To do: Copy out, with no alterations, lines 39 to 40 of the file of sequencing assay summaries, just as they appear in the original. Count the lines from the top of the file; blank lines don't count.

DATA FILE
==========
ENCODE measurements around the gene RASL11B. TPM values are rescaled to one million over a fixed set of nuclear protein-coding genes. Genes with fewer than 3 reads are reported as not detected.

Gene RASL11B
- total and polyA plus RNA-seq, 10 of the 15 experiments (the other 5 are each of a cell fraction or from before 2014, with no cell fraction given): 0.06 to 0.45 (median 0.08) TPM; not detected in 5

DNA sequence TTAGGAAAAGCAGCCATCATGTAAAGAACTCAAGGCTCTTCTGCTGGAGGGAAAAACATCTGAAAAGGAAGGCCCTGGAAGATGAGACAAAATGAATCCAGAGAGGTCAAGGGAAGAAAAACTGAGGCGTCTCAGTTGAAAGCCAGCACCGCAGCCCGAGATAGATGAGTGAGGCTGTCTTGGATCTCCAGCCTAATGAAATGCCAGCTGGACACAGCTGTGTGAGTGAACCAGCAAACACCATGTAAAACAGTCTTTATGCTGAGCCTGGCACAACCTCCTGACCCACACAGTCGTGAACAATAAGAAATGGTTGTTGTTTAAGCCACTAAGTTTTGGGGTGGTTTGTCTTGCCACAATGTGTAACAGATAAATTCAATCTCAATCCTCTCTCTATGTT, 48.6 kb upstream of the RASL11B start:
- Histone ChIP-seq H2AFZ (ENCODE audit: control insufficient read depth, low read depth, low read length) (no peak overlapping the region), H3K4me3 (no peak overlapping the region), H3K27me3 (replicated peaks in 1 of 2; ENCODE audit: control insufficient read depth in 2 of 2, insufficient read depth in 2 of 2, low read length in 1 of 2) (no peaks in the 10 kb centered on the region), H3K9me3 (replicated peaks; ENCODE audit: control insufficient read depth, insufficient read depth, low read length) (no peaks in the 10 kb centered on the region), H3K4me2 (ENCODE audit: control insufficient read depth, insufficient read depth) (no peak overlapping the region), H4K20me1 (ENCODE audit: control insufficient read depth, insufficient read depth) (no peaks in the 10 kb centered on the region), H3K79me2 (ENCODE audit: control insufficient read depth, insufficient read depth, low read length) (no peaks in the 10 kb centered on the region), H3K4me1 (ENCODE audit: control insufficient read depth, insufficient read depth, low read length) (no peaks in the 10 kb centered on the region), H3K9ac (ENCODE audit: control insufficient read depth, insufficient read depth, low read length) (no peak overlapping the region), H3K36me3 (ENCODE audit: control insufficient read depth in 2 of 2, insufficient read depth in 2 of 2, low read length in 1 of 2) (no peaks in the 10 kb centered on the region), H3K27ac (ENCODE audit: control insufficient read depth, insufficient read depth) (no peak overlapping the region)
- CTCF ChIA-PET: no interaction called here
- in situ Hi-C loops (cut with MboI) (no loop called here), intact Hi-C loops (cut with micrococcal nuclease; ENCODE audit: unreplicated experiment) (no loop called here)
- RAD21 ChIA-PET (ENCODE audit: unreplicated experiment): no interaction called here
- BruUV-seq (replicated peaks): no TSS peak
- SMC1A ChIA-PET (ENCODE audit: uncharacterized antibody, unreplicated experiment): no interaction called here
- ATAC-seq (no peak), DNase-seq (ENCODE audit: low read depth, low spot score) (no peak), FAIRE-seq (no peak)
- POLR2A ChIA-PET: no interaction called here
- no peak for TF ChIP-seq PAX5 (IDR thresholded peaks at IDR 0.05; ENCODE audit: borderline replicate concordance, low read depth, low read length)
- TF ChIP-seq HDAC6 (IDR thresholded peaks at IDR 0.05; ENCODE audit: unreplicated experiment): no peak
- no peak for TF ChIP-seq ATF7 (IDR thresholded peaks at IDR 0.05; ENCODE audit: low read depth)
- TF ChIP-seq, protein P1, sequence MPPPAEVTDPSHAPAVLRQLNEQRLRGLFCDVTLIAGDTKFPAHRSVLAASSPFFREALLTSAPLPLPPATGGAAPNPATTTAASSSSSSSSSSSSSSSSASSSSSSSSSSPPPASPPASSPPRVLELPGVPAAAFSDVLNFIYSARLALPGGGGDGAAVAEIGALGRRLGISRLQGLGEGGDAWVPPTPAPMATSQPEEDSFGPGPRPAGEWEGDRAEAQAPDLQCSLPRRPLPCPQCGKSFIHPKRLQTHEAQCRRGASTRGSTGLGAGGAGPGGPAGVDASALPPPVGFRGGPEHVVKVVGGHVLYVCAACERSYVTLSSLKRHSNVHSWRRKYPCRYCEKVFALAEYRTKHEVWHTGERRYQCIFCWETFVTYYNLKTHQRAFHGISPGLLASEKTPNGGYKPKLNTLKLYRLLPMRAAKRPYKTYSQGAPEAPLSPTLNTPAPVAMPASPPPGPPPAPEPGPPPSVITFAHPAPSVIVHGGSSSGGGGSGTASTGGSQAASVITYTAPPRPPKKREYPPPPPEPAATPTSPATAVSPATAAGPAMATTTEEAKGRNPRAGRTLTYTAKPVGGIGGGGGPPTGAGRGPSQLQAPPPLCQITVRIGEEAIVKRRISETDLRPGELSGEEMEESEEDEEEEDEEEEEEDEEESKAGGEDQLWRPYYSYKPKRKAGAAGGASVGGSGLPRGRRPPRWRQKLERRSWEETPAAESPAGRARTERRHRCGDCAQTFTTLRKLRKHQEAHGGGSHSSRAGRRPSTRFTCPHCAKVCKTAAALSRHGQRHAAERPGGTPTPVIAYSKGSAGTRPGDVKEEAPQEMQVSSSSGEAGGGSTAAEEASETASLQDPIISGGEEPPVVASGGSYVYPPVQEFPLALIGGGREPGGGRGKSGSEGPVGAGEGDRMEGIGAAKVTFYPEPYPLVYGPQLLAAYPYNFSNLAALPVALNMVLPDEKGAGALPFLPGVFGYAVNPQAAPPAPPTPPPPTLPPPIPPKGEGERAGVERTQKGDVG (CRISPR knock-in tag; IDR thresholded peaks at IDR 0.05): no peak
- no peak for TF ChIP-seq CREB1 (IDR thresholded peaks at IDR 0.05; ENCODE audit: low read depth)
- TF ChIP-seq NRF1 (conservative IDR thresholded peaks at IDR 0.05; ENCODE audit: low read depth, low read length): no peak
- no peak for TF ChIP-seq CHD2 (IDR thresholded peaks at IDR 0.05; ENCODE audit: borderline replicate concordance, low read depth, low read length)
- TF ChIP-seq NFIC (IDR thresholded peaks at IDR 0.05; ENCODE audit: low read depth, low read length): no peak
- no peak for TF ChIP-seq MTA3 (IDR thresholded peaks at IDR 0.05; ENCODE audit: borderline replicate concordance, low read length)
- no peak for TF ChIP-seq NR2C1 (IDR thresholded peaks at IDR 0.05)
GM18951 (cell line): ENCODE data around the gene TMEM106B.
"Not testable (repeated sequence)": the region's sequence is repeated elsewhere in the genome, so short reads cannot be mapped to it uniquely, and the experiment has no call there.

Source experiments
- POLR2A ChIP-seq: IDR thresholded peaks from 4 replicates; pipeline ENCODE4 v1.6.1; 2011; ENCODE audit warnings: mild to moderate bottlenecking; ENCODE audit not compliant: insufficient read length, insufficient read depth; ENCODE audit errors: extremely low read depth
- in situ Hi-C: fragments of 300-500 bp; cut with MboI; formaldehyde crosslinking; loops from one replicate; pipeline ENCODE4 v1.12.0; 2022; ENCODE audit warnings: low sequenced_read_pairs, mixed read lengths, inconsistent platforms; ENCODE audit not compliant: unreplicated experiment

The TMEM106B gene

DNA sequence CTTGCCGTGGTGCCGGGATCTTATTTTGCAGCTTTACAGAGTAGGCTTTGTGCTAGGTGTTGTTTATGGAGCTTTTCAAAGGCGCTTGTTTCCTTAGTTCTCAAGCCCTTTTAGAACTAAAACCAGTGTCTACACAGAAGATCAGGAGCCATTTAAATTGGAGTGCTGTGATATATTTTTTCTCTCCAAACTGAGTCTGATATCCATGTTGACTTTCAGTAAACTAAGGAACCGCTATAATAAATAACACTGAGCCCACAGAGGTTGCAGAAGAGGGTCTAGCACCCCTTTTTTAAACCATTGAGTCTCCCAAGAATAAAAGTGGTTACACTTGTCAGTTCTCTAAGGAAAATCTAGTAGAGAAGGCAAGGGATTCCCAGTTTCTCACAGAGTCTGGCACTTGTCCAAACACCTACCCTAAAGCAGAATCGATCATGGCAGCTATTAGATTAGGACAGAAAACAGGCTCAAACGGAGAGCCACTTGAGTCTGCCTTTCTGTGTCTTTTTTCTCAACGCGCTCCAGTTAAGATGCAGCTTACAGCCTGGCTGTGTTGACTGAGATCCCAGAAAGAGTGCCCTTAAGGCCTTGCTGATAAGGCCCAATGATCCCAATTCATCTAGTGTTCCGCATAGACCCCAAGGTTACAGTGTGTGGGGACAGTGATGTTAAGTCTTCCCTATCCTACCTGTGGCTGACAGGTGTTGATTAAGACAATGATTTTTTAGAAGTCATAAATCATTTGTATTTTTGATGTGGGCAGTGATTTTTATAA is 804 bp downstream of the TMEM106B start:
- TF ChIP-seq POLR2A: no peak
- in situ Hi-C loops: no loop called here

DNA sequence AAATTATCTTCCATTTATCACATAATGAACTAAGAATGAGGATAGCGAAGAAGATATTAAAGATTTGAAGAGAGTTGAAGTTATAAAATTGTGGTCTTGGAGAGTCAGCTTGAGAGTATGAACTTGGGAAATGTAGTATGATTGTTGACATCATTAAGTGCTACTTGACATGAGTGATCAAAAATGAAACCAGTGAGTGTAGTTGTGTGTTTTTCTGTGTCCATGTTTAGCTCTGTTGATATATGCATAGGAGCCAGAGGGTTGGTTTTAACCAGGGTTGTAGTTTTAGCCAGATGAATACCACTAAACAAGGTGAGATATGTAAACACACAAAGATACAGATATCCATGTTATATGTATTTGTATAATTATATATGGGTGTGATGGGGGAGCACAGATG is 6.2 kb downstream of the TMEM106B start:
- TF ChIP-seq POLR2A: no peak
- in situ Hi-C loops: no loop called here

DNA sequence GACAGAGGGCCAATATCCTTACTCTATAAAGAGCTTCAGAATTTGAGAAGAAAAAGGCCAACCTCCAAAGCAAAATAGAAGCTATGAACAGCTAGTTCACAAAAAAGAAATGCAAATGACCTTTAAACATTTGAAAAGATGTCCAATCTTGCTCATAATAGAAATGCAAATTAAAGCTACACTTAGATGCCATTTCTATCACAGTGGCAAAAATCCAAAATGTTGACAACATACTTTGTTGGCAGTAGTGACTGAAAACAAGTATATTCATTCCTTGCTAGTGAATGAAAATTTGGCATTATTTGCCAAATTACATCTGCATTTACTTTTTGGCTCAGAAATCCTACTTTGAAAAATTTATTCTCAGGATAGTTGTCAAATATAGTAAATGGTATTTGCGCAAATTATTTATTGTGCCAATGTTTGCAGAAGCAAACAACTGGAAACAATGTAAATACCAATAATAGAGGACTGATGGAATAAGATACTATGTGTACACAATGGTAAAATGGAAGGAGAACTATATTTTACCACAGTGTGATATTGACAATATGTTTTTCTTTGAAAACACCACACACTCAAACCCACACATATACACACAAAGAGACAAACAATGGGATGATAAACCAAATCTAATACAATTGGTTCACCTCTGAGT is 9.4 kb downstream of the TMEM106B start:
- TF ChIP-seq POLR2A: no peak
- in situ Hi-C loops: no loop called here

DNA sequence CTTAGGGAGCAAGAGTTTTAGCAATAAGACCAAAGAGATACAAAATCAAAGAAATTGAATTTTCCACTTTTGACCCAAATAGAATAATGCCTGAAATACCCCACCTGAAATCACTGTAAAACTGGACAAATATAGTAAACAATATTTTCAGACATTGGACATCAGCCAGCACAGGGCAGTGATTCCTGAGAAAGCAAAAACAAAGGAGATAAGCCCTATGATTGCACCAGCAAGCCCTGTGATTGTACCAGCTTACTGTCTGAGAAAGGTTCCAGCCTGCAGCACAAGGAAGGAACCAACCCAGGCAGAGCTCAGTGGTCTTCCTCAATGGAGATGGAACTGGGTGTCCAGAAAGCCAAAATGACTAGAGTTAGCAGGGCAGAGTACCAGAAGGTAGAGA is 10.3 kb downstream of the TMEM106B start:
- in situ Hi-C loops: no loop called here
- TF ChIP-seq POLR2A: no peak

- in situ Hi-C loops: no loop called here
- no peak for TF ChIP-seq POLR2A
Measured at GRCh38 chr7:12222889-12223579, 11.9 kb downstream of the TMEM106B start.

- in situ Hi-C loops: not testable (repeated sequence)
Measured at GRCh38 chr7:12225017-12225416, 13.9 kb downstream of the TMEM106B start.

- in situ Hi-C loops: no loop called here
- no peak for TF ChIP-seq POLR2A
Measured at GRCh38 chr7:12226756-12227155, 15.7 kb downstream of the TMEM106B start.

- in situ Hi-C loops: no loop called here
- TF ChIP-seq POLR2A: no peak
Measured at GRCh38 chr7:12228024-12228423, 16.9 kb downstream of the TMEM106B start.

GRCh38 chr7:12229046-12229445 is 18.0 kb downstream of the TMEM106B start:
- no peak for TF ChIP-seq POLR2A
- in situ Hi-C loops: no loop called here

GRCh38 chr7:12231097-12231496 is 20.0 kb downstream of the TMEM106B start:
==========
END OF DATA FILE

- in situ Hi-C loops: no loop called here
- TF ChIP-seq POLR2A: no peak